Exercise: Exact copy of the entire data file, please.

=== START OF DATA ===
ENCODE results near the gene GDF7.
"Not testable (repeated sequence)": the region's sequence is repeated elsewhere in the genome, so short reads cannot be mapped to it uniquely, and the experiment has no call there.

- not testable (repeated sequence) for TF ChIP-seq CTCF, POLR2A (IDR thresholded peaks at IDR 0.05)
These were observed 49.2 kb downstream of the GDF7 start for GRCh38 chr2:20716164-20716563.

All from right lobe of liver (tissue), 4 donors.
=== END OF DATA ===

ENCODE results near the gene GDF7.
"Not testable (repeated sequence)": the region's sequence is repeated elsewhere in the genome, so short reads cannot be mapped to it uniquely, and the experiment has no call there.

- not testable (repeated sequence) for TF ChIP-seq CTCF, POLR2A (IDR thresholded peaks at IDR 0.05)
These were observed 49.2 kb downstream of the GDF7 start for GRCh38 chr2:20716164-20716563.

All from right lobe of liver (tissue), 4 donors.